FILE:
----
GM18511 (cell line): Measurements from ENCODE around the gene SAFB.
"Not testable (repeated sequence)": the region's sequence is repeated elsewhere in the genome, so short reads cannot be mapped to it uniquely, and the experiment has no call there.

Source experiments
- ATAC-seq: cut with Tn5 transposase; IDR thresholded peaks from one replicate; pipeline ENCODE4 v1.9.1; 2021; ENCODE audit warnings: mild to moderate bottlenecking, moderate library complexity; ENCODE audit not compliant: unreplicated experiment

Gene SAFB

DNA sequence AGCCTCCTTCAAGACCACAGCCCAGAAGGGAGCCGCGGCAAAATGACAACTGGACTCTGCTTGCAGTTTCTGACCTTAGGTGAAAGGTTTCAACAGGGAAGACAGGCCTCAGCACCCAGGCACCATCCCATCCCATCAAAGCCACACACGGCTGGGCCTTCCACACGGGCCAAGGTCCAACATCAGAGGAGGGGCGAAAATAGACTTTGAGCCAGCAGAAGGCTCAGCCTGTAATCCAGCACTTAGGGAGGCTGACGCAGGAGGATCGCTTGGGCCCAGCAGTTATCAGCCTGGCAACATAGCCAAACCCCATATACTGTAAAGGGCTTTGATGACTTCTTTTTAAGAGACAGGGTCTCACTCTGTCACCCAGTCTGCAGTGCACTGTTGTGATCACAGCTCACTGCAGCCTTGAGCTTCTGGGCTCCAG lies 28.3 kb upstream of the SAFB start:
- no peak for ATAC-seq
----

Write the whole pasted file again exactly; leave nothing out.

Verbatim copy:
GM18511 (cell line): Measurements from ENCODE around the gene SAFB.
"Not testable (repeated sequence)": the region's sequence is repeated elsewhere in the genome, so short reads cannot be mapped to it uniquely, and the experiment has no call there.

Source experiments
- ATAC-seq: cut with Tn5 transposase; IDR thresholded peaks from one replicate; pipeline ENCODE4 v1.9.1; 2021; ENCODE audit warnings: mild to moderate bottlenecking, moderate library complexity; ENCODE audit not compliant: unreplicated experiment

Gene SAFB

DNA sequence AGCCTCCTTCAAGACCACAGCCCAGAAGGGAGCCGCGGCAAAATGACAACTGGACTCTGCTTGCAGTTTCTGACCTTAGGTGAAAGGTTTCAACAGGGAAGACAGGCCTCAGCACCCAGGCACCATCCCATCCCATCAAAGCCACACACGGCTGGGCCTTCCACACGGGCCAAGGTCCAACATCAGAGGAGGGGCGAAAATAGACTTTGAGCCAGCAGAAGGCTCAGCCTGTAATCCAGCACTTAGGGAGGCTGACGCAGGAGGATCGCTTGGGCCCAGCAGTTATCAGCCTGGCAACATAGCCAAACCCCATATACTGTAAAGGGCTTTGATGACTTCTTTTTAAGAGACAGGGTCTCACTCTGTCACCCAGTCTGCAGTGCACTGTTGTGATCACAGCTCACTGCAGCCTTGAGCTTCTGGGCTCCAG lies 28.3 kb upstream of the SAFB start:
- no peak for ATAC-seq